Thursday, March 12, 2020

James Lipton Passes On

James Lipton, the actor, writer, and lyricist best known for hosting the long-running TV show Inside the Actors Studio, died on March 2 2020 at the age of 93.

James Lipton was born on September 19 1926 in Detroit, Michigan. His mother, Betty, was a teacher and librarian. His father was journalist, beat poet, and graphic designer Lawrence Lipton. His parents divorced when James Lipton was six. To help support his family, James Lipton went to work when he was a teenager as a copy boy at The Detroit Times. At the same time he acted at the Catholic Theatre of Detroit. He also worked in radio. It was following his graduation from high school that he played the role of The Lone Ranger's nephew, Dan Reid, on the hit radio show The Lone Ranger.

James Lipton enlisted in the United States Air Force during World War II. Following his service in the Air Force, he went to New York City in hopes of becoming a lawyer. To support his education, he continued acting. He studied acting under Stella Adler for two and a half years, under  Harold Clurman for four years, and Robert Lewis for two years. Eventually he abandoned his plans for becoming a lawyer to concentrate on acting.

In the early Fifties Mr. Lipton continued to appear on radio in such shows as Now Hear This. In the Fifties he appeared on such television shows as Pulitzer Prize Playhouse, Armstrong Circle Theatre, The Guiding Light, You Are There, Inner Sanctum, The Goldbergs, and Kraft Television Theatre. He appeared in the movie The Big Break (2003). It was during the Fifties that he also began work as a writer. He was a writer on the soap opera The Guiding Light. He also wrote on the daily serial The Edge of Night and he wrote an episode of The United States Steel Hour. In 1952 he appeared on Broadway in The Autumn Garden.

In the Sixties James Lipton wrote the books and lyrics for the Broadway shows Nowhere to Go But Up and Sherry!. He wrote episodes of the soap opera Another World and he served as head writer on the soap opera The Best of Everything. His book, An Exaltation of Larks, was published in 1968.

In the Seventies James Lipton wrote for the soap opera The Doctors and was head writer on the soap opera Return to Peyton Place. He wrote for three Bob Hope television specials, Happy Birthday, Bob; All-Star Birthday Party for Bob Hope... at Sea; and Bob Hope on the Road to China. He produced the Broadway shows The Mighty Gents and Monteith & Rand.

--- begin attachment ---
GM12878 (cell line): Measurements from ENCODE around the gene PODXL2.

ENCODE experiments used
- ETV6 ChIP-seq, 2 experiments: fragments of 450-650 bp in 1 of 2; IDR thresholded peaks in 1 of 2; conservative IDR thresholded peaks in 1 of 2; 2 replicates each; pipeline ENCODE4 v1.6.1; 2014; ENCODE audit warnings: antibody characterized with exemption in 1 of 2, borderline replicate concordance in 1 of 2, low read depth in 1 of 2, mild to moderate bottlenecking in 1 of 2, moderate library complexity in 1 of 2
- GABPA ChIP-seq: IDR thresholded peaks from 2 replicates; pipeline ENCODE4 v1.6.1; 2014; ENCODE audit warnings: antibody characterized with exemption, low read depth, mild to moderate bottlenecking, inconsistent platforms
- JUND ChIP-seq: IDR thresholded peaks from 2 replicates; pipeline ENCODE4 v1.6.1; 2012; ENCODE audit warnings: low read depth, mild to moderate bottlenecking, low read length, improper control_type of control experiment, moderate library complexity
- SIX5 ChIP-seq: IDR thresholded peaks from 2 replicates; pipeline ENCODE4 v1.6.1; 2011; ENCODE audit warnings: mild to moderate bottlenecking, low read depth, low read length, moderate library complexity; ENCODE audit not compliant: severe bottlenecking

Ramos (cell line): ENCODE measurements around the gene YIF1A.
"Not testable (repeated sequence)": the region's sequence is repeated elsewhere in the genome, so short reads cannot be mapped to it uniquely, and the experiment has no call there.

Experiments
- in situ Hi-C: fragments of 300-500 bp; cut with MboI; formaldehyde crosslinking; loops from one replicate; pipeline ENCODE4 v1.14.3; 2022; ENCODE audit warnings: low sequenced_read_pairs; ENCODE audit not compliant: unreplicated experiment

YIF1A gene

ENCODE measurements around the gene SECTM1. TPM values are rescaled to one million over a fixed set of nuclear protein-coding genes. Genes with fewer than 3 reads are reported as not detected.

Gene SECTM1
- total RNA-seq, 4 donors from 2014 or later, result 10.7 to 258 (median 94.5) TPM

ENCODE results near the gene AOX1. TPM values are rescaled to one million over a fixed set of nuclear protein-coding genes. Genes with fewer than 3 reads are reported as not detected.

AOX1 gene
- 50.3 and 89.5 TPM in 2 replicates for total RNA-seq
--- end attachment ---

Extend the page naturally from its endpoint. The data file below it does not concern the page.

In the Eighties he was the head writer on the soap opera Capitol. He wrote the TV movies Mirrors (based on his own novel) and Copacabana.

It was in the Nineties that James Lipton created Inside the Actors Studio. The show was originally conceived to be a master class in acting and soon became one of the most popular and successful shows on the cable channel Bravo. James Lipton served as the show's host, interviewer, writer, and executive producer. He remained with Inside the Actors Studio until 2018.

In the Naughts James Lipton continued on Inside the Actors Studio. He also guest starred on the TV shows Cold Squad and According to Jim. He played himself in the movie Bewitched (2005) and provided the voice of The Director in the animated film Bolt (2008). In the Teens he guest starred on the TV show Suburgatory and had a recurring role on Arrested Development. He retired from Inside the Actors Studio in 2018.

I honestly think that to say James Lipton was one of the greatest television writers, hosts, and interviewers of all time would not be an understatement. As a writer he was articulate and eloquent, a master of words who could make things simple and clear so that even those unfamiliar with acting techniques could understand what he was saying. As an interviewer he was gifted not only with considerable knowledge of the craft of acting, but the ability to put his subjects at ease so that they would open up to him. James Lipton was able to get actors to discuss things on Inside the Actors Studio that they had not or would not discuss anywhere else. Frances Berwick, President of NBCUniversal's Lifestyle Networks (of which Bravo is one), called Mr. Lipton, "...a titan of the film and entertainment industry..." That he certainly was.